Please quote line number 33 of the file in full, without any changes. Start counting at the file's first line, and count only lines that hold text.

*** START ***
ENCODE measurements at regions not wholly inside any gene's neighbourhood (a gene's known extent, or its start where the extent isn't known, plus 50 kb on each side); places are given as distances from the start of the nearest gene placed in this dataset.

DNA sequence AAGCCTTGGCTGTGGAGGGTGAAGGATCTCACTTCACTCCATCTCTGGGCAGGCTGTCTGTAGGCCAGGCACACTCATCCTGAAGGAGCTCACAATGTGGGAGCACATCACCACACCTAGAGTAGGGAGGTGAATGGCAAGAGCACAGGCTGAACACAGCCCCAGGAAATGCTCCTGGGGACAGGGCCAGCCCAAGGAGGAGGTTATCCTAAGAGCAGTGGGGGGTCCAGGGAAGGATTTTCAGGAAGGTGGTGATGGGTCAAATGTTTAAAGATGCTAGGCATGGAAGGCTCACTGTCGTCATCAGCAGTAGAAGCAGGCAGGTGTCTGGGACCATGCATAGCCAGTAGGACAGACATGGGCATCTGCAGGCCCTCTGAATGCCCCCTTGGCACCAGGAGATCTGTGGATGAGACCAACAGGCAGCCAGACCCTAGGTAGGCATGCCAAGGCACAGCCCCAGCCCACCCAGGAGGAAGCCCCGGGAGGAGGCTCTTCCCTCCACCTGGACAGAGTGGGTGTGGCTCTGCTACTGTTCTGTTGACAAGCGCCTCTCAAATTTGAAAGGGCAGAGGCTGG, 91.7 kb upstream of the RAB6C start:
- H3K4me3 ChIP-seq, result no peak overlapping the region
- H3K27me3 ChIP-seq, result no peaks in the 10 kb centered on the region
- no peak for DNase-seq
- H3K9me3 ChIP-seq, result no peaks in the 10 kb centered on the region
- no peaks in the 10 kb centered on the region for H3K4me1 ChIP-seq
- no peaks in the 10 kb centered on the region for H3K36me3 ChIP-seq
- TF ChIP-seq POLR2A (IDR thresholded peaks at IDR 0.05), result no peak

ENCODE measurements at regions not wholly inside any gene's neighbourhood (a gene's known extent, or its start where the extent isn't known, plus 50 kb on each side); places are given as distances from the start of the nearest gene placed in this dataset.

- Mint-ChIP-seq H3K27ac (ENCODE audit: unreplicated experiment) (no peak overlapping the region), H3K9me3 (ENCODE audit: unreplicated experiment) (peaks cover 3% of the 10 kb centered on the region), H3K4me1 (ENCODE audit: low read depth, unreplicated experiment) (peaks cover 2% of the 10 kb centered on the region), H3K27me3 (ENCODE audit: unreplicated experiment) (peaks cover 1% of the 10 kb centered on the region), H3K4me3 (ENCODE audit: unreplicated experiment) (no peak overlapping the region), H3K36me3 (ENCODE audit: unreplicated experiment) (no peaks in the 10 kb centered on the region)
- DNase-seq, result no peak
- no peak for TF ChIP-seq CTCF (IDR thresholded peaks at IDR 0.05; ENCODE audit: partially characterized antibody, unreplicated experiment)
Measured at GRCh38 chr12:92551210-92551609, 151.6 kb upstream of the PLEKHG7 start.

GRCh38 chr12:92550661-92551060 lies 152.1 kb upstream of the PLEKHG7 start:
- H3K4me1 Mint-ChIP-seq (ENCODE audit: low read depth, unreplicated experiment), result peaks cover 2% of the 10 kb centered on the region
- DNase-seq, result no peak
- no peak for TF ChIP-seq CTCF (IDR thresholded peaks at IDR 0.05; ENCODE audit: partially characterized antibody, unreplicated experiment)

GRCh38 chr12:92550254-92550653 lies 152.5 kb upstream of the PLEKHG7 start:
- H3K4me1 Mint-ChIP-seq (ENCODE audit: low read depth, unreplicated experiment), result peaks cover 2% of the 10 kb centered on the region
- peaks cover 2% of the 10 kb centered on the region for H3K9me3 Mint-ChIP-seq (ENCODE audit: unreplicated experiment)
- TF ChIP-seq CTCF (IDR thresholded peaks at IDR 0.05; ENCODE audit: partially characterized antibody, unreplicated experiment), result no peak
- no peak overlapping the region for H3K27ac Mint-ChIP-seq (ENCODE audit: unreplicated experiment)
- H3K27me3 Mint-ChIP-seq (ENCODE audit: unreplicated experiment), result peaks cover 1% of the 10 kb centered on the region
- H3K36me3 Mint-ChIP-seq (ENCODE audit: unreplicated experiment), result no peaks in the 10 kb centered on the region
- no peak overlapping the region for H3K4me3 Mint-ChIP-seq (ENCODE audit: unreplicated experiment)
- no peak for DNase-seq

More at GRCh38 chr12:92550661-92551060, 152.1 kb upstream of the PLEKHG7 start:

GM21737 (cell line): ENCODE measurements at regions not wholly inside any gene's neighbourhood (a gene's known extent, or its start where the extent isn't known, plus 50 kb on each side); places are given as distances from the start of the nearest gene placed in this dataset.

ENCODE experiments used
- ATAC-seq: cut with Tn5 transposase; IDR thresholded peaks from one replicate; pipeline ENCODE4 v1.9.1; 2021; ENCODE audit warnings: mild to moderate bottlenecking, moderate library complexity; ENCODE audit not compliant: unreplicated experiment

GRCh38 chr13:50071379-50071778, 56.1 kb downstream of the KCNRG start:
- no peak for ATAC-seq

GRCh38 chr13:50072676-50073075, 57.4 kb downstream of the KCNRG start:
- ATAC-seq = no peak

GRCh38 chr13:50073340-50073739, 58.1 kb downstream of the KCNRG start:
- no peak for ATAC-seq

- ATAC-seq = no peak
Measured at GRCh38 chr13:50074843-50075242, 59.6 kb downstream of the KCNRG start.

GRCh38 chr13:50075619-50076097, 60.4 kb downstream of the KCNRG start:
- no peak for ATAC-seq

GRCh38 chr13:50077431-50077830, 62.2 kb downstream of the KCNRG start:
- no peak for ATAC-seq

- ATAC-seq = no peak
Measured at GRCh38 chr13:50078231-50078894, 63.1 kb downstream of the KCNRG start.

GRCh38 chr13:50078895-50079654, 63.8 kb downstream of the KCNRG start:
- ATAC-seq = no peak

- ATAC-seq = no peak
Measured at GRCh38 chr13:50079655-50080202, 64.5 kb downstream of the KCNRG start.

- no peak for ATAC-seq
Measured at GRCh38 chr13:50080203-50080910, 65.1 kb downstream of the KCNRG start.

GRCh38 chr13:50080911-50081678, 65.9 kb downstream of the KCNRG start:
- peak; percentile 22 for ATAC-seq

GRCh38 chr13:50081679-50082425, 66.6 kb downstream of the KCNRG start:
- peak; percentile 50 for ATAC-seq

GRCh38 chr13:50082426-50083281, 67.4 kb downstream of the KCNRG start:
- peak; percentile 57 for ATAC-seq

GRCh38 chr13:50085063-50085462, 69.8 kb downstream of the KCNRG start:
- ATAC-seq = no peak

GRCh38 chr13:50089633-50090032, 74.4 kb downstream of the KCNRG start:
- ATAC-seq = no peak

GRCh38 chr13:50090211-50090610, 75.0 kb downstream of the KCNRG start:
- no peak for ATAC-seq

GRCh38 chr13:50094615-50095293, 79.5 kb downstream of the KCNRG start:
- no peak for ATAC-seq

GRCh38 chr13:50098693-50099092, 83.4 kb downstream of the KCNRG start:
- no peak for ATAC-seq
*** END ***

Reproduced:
- no peak for ATAC-seq